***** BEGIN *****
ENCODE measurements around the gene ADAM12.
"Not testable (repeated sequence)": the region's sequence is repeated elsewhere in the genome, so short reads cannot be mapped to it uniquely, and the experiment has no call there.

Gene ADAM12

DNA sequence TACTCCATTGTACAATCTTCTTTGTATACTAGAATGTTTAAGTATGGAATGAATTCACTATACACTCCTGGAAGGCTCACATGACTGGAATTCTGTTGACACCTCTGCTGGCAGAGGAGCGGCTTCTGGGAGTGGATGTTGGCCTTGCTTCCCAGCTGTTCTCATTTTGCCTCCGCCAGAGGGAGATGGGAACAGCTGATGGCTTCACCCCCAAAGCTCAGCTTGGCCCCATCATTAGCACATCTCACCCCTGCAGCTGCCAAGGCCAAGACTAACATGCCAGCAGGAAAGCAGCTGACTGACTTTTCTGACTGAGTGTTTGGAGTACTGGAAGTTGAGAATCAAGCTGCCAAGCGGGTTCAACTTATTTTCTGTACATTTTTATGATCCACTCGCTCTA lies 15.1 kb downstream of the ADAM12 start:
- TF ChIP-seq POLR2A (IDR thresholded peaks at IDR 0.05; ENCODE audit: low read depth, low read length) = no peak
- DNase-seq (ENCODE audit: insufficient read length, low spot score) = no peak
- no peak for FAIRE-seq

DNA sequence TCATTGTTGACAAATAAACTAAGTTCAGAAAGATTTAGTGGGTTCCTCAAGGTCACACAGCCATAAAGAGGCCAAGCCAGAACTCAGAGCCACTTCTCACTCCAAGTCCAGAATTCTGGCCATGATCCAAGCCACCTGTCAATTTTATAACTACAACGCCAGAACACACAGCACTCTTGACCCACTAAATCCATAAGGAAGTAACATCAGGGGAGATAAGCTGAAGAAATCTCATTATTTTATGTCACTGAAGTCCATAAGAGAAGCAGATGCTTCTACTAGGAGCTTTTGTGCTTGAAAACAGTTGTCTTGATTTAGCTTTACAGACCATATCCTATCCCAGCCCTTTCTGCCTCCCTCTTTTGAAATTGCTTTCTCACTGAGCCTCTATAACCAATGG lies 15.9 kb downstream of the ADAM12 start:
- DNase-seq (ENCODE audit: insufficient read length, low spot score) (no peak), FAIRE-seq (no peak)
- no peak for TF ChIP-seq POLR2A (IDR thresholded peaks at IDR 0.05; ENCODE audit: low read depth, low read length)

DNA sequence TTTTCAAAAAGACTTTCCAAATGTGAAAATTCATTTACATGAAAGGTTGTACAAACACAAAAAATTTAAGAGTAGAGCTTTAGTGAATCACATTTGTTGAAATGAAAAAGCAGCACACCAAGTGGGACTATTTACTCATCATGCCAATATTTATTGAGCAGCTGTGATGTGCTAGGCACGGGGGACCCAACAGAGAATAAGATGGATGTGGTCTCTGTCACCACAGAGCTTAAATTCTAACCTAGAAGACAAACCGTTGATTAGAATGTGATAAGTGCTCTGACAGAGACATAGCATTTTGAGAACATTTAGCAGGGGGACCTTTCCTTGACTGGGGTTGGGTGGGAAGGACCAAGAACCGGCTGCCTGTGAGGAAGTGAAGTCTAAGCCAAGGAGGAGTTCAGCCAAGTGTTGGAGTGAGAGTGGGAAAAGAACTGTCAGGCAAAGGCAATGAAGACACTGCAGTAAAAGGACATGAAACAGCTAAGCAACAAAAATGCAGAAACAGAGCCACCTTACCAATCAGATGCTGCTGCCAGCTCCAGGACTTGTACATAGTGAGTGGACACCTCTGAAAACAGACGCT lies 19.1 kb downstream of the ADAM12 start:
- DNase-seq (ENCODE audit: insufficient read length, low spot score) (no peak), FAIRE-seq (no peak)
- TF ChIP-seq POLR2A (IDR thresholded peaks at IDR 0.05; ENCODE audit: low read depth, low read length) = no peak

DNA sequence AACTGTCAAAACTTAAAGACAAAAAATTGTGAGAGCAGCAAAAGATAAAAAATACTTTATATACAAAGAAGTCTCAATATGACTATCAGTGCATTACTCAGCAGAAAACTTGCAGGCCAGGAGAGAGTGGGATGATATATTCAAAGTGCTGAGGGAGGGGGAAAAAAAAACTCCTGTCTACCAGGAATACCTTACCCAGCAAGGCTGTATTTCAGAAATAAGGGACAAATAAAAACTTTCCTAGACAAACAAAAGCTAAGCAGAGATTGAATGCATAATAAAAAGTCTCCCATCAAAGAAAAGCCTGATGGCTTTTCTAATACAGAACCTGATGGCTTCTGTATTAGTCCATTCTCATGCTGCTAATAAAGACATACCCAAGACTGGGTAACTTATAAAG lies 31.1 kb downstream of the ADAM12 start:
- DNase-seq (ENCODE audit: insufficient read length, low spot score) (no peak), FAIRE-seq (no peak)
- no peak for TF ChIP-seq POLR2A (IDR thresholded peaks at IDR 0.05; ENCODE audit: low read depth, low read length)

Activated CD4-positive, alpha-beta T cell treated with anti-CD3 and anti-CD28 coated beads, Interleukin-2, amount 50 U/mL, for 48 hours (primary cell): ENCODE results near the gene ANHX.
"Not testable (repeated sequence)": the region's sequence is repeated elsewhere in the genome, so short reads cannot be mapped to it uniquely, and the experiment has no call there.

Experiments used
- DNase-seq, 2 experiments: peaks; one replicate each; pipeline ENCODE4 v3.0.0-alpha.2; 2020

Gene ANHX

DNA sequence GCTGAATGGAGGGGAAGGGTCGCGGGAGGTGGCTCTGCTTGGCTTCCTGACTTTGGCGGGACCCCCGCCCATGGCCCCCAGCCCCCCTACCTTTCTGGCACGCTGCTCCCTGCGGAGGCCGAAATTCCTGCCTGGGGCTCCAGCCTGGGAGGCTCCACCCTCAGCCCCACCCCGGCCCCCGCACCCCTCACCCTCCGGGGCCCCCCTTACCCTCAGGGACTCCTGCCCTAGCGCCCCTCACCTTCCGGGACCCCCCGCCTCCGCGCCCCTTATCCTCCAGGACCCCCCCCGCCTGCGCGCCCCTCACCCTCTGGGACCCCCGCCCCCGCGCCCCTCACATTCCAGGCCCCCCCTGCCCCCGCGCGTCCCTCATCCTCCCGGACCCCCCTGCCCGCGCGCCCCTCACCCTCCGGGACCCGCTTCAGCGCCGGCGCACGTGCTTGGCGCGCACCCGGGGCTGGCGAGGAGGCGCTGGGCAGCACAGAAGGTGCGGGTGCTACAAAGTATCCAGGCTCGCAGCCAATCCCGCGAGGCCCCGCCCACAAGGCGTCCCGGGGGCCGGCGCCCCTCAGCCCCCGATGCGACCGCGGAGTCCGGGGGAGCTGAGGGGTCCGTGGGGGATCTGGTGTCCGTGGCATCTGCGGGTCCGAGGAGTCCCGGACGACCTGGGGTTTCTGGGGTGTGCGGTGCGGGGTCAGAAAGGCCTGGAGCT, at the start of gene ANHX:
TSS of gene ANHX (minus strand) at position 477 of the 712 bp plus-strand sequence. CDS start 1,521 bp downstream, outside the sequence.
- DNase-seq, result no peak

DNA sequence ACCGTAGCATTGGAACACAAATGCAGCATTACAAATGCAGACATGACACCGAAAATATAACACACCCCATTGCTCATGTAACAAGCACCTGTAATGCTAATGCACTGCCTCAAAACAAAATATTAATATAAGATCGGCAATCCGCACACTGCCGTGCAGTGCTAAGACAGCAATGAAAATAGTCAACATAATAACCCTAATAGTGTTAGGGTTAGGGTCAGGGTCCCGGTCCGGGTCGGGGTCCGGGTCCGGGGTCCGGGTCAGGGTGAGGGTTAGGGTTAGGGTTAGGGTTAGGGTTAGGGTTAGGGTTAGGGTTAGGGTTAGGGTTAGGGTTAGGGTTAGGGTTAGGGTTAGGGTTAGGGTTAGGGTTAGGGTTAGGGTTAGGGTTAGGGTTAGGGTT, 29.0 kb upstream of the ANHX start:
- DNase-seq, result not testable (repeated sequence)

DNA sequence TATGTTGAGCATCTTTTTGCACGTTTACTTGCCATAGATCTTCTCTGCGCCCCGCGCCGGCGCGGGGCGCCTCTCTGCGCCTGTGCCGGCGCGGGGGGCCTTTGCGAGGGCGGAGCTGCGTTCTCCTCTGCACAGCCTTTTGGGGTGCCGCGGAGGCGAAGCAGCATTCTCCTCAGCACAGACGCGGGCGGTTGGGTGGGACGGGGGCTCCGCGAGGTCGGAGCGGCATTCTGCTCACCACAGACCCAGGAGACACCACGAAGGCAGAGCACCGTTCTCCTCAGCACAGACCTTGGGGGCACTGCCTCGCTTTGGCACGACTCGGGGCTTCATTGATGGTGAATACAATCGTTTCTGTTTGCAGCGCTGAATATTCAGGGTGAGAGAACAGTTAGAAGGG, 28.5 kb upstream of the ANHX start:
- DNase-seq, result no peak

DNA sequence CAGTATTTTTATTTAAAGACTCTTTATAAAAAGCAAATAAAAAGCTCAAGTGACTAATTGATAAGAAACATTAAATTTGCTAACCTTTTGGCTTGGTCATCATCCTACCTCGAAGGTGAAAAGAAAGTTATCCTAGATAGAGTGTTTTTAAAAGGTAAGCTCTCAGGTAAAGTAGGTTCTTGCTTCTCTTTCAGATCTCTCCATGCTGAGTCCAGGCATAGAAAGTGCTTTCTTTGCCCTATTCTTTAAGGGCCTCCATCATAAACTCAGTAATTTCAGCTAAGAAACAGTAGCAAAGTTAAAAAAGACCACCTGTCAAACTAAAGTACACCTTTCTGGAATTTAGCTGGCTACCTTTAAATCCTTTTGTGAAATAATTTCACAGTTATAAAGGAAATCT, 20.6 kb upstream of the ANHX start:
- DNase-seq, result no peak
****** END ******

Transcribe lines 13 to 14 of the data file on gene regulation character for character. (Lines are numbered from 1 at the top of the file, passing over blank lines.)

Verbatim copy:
- TF ChIP-seq POLR2A (IDR thresholded peaks at IDR 0.05; ENCODE audit: low read depth, low read length) = no peak

DNA sequence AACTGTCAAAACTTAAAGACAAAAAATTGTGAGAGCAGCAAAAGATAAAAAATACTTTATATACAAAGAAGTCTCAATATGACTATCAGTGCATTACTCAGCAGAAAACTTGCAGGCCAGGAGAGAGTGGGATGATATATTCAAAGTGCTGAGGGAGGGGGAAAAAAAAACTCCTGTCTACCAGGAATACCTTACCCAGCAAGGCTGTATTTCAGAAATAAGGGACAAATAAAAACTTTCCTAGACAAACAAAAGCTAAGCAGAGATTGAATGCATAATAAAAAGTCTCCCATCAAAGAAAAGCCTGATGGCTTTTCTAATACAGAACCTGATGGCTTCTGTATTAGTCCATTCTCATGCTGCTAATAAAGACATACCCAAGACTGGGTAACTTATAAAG lies 31.1 kb downstream of the ADAM12 start: